Submitted by Marystella Ramirez Guerra, PhD candidate, Germany.
Key words: popular medicine, childbirth, German midwives
During the late Eighteength and early Nineteenth Century there was an increase in publications that claimed to provide medical information and advice to the general reading public in most German speaking lands (here understood as all territories in current Germany and Austria, though for the project itself, the focus will be much more geographically reduced). These were the result of a state-guided movement to improve the population’s overall health as an asset for the strengthening of state.
What? Difficult Women, 1680-1830
When? 28 November 2015
Where? University of York, UK
Deadline for submissions? 1 July 2015
What: Birth: personal stories to population policies
When: 18-19 September 2014
Where: University of Leeds, UK
Featured Speakers: Professor Simon Szreter and Professor Kate Fisher
This two-day conference, organised by the School of History’s Health, Medicine and Society research group, brings together those interested in the history of birth, fertility, sexuality, demography and family life, from the medieval period to the present day, and in cultures across the world. The conference aims to situate birth in the contexts of family and society, evaluate the attitudes of individuals, groups and governments to birth, explore the impact of birth, and assess changes and continuities in the experience of birth.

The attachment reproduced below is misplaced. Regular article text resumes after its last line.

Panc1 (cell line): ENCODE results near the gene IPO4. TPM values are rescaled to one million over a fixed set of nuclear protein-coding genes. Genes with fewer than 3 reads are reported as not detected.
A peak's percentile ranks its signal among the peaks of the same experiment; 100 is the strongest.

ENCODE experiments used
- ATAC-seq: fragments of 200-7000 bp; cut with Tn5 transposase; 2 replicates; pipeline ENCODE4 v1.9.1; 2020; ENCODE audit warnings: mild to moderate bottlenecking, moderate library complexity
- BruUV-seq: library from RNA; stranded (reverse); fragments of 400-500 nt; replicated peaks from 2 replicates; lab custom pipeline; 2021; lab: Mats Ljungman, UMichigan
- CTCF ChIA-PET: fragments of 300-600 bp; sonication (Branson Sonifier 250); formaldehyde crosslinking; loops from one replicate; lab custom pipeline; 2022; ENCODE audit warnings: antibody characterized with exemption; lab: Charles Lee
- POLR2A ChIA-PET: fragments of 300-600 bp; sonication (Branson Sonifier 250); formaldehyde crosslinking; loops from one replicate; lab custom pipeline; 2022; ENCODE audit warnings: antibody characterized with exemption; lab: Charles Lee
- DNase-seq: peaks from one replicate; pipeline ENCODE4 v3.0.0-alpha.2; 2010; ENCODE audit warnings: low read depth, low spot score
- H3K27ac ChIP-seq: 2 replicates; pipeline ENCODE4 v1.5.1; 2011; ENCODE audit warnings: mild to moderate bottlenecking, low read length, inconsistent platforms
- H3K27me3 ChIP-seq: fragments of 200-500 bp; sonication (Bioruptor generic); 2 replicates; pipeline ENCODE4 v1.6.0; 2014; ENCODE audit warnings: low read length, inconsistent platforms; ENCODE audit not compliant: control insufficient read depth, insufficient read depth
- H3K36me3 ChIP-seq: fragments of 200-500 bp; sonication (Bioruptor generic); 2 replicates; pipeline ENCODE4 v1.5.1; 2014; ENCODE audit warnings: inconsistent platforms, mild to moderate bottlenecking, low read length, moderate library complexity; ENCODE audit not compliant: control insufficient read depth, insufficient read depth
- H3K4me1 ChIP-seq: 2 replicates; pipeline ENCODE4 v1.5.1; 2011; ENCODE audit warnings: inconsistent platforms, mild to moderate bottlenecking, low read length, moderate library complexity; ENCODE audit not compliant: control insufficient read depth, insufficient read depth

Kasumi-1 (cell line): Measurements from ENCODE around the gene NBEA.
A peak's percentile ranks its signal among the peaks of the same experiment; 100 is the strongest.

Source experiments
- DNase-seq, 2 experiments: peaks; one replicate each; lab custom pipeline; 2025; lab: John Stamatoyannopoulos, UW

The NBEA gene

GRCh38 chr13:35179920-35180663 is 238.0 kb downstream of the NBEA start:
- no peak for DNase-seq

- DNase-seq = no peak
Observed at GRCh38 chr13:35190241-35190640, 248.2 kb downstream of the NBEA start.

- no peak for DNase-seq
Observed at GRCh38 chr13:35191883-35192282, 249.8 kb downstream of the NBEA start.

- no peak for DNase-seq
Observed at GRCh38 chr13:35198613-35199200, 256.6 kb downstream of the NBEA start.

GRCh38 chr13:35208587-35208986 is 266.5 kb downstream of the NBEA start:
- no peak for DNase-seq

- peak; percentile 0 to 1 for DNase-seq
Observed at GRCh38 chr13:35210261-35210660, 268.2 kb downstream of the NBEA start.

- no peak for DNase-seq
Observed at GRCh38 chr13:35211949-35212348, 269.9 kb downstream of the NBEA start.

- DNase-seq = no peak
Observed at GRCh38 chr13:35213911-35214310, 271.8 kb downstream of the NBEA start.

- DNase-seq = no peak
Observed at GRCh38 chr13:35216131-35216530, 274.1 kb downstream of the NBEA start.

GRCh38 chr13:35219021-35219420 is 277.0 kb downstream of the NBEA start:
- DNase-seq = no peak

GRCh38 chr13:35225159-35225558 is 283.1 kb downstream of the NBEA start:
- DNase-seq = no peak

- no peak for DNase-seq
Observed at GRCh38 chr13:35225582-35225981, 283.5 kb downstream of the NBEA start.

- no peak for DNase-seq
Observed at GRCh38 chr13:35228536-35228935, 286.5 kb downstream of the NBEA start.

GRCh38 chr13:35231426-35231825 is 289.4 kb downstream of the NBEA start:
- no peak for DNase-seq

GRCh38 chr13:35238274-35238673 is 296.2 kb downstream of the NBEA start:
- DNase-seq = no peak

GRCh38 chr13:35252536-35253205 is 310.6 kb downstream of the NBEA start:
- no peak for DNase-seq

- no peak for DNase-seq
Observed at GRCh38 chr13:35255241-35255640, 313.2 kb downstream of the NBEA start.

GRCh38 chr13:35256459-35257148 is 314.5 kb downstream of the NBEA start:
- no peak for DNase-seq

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Published July 2014
About the Chapter:
Whitney Wood, ‘”When I think of what is before me, I feel afraid”: Narratives of Fear, Pain and Childbirth in Victorian Canada’, in Rob Boddice (ed.), Pain and Emotion in Modern History (Palgrave Macmillan, 2014), pp. 187-203.
This study of English-Canadian women’s private narratives of fear, pain and childbirth contributes to the still-embryonic historiography on emotion and pain by exploring one specific contextual example of the ambiguous relationship between the two.